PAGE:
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Abstract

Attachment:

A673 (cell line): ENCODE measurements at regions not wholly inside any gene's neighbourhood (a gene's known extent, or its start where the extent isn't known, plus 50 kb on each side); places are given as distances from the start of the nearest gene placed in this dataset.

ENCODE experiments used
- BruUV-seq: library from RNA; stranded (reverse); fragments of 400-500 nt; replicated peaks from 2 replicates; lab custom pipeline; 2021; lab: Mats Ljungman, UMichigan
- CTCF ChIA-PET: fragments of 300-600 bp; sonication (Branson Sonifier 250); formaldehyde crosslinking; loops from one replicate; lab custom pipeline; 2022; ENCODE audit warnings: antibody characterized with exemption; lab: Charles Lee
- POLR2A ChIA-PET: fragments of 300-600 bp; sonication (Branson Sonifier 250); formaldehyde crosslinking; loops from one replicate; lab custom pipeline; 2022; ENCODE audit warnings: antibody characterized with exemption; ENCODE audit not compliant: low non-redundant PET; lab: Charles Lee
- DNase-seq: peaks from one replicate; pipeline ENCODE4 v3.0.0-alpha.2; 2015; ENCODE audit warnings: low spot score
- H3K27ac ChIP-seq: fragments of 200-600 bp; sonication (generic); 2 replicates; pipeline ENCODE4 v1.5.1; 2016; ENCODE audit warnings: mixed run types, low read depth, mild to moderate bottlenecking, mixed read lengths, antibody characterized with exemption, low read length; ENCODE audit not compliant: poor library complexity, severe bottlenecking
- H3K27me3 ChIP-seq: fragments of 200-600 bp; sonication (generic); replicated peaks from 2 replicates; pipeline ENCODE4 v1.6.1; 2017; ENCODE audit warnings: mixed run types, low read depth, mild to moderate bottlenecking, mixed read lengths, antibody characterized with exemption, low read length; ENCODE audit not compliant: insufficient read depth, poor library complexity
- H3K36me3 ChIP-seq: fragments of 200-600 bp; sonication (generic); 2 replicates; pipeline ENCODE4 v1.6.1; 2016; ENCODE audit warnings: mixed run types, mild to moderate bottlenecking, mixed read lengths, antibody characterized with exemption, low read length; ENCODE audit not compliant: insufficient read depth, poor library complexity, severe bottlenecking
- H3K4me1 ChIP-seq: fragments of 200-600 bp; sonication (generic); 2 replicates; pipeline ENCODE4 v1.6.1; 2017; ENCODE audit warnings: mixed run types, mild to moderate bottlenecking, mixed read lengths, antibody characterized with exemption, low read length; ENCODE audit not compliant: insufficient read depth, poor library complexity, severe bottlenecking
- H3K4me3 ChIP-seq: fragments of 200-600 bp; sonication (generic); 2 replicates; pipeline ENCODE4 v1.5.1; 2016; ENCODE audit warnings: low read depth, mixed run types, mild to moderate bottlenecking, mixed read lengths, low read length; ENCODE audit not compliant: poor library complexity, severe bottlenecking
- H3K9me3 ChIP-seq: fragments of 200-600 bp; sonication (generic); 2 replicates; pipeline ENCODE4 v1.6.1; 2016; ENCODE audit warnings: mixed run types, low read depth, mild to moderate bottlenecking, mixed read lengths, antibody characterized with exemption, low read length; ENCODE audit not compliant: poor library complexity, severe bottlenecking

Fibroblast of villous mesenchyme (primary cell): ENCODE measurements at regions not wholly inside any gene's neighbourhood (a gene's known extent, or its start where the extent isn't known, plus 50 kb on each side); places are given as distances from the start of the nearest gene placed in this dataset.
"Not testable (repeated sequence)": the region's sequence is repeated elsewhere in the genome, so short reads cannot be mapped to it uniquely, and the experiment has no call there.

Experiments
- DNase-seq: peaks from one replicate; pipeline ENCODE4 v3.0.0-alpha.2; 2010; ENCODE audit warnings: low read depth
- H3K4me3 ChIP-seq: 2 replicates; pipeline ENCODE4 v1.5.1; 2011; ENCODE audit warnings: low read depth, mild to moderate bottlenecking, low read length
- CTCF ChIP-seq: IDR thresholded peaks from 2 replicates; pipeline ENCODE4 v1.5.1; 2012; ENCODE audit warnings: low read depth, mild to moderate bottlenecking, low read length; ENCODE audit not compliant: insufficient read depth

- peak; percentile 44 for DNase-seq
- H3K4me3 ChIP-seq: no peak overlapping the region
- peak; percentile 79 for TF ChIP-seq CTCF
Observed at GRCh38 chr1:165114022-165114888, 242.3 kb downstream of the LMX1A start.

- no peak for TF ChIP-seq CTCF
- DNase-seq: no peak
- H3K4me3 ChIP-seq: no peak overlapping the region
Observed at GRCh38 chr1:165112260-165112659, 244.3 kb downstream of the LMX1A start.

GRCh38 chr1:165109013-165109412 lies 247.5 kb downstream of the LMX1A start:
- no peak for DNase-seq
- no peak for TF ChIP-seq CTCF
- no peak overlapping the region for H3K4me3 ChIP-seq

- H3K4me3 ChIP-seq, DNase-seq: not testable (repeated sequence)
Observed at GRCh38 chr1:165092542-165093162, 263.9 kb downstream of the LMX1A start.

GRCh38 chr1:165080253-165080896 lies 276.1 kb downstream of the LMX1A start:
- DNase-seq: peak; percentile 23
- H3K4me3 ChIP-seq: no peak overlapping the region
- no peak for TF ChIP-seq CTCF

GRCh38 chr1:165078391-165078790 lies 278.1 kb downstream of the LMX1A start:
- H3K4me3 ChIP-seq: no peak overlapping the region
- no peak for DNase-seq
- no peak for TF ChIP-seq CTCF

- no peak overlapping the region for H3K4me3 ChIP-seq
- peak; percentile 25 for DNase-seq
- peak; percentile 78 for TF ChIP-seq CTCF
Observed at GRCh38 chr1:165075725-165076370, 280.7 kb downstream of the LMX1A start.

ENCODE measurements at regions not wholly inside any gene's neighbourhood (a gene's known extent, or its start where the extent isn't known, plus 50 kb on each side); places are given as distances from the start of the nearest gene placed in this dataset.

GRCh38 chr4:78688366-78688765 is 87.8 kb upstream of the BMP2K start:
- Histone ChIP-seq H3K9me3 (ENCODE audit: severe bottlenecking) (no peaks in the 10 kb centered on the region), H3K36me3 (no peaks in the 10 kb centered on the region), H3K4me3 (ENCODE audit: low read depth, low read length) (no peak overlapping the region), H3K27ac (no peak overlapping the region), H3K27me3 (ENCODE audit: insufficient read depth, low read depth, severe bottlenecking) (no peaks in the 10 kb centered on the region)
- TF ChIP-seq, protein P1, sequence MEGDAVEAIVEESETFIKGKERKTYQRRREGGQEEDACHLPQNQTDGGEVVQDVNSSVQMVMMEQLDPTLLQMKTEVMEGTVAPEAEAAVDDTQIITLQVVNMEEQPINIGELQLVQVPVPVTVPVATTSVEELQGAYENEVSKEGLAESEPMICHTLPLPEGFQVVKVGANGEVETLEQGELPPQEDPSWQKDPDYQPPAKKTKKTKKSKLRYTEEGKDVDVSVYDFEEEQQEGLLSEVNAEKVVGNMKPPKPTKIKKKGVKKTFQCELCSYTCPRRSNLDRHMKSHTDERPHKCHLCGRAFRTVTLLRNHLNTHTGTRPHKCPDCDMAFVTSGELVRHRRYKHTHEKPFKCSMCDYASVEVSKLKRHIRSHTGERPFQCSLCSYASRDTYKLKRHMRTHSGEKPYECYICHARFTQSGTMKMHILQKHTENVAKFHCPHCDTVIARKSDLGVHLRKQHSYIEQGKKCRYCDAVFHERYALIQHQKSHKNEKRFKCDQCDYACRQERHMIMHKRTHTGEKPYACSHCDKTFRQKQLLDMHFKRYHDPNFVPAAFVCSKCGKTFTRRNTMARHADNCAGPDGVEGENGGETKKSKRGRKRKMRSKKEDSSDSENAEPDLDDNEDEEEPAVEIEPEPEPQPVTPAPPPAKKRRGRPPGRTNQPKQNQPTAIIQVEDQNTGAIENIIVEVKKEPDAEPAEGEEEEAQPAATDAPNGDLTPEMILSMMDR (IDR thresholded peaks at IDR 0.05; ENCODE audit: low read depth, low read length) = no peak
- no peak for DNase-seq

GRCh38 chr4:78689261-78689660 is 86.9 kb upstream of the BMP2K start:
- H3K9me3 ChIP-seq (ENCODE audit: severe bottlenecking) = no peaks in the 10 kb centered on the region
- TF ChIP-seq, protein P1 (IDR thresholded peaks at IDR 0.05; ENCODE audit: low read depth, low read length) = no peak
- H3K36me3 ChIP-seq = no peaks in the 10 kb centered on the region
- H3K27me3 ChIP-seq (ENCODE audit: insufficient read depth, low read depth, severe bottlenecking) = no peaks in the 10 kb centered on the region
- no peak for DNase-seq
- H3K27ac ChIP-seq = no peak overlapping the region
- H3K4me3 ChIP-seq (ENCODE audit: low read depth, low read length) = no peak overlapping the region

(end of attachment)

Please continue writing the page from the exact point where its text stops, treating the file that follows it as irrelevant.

A socio-economic analysis of the farms in four villages of the Dikodougou region (North of Cote d'Ivoire) reviews two debates about the evolution of the farming systems in sub-Saharan Africa. Firstly, the two opposing views in the controversy "Boserup versus Malthus" are complements rather than opposites. In a first phase, demographic pressure causes Malthusian mechanisms (proliferation of weeds, deterioration of the bio-physical environment, of global fertility and of the profitability of the traditional production system) generating favourable conditions for the adoption of ox-drawn farming. In a second phase, the alternation of the production system illustrates well the Boserupian response to a situation where the traditional system is not adapted to the new socio-economic conditions. Secondly, the economic analysis proposes to review the debate "competition versus complementarity" between cotton and food crops. The competition thesis seems only valid for not mechanised farms, where cotton competes with food crops for labour. However, the second phase of the evolution of the production systems (utilisation of pesticides and fertilisers, substitution of manual farming by ox-drawn farming) is possible thanks to the favourable conditions (access to pesticides, fertilisers, credit and know-how) generated by the CIDT (Compagnie Ivoirienne de Developpement des Textiles).

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